Facebook lost a significant battle in restrictions over robo-texting earlier this year, when a federal judge refused to dismiss a class-action complaint accusing the company of illegally sending people messages about their friends' birthdays.
U.S. District Court Judge Thelton Henderson rejected all of the company's arguments, including that the Telephone Consumer Protection Act violated its free speech rights. The social networking service recently asked Henderson for permission to appeal that ruling to the 9th Circuit.
Now, the Trump administration is siding against Facebook on that question. In papers filed late last week, the Justice Department says there's no reason to authorize an immediate appeal.
"Facebook’s motion should be denied because Facebook cannot show substantial grounds for a difference of opinion on whether the TCPA is constitutional," the DOJ argues.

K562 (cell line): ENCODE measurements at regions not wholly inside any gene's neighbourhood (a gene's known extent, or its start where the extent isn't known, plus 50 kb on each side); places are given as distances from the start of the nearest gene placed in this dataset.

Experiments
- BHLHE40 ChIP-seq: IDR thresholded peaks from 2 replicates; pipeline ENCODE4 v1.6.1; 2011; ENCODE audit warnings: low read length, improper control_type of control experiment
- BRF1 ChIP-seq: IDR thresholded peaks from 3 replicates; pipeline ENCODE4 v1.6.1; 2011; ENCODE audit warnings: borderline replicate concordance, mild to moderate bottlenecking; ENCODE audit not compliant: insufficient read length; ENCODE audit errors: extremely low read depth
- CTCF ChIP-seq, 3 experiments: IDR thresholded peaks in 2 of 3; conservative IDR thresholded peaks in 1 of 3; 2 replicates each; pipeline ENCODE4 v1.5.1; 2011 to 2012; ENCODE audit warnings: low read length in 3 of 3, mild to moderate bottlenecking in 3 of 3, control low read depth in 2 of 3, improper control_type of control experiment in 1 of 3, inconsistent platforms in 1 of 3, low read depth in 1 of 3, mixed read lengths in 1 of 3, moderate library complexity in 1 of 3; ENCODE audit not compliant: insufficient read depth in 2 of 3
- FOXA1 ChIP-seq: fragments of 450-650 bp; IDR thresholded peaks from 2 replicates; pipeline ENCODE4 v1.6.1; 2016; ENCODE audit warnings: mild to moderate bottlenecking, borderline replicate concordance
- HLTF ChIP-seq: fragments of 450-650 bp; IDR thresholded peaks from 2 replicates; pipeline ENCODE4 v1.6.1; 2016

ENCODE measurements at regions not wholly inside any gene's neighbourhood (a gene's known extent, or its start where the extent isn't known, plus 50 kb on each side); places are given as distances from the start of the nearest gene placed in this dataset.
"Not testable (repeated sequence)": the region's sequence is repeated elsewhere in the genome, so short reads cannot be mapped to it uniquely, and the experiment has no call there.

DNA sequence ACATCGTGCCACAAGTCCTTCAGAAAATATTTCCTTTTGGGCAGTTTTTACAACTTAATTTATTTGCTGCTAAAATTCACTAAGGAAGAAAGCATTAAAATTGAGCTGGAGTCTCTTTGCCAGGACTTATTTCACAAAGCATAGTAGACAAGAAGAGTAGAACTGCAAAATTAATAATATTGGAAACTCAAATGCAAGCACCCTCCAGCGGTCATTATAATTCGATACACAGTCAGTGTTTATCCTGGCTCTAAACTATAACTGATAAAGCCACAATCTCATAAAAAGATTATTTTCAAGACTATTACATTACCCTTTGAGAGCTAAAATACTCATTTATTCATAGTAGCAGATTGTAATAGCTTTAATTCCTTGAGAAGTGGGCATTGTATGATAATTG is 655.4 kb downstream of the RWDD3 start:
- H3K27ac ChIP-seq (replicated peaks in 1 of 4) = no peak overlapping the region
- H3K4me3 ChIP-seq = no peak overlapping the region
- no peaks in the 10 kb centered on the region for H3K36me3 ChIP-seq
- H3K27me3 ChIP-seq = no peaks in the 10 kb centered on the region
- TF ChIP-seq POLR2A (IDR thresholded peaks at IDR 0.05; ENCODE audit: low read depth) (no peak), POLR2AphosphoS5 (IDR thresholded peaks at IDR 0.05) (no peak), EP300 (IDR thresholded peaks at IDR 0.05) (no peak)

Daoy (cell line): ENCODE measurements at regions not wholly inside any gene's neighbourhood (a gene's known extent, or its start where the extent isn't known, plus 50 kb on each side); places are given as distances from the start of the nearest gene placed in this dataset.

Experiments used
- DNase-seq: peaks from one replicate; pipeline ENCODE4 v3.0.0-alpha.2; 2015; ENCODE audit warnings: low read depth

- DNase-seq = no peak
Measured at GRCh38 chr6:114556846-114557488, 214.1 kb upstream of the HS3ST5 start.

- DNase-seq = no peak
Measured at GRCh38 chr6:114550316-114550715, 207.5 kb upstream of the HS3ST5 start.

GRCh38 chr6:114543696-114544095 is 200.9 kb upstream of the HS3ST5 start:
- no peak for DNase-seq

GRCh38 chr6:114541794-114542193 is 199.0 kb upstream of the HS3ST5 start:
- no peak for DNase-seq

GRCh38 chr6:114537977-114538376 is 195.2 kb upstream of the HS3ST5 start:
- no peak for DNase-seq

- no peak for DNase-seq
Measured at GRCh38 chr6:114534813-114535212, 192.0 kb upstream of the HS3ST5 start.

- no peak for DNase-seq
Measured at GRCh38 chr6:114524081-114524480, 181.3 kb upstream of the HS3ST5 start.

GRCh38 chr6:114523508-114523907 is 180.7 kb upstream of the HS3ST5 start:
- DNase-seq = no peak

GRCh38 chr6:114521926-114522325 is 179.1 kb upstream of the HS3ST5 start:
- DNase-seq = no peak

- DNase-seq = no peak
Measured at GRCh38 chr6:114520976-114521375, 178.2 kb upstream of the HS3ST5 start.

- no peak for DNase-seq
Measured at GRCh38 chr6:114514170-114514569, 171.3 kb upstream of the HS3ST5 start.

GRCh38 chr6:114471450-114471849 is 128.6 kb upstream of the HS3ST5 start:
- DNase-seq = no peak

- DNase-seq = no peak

The battle dates to last year, when Florida resident Colin Brickman alleged that Facebook's birthday texts run afoul of the Telephone Consumer Protection Act, which prohibits companies from robo-texting people without their permission.
Facebook unsuccessfully raised several arguments, including that it has a constitutional right to send the texts. "Messages about a person’s birthday undoubtedly constitute speech entitled to First Amendment protection," Facebook argued in papers filed with Henderson in August.
The Obama administration weighed in against Facebook on that question last year, but the Trump administration had not gotten involved in this case until late last week.
But the DOJ said it agreed with Facebook's request to put the fight over birthday texts on hold until after another appellate court -- the D.C. Circuit Court of Appeals -- has ruled on a separate dispute over robo-texting regulations.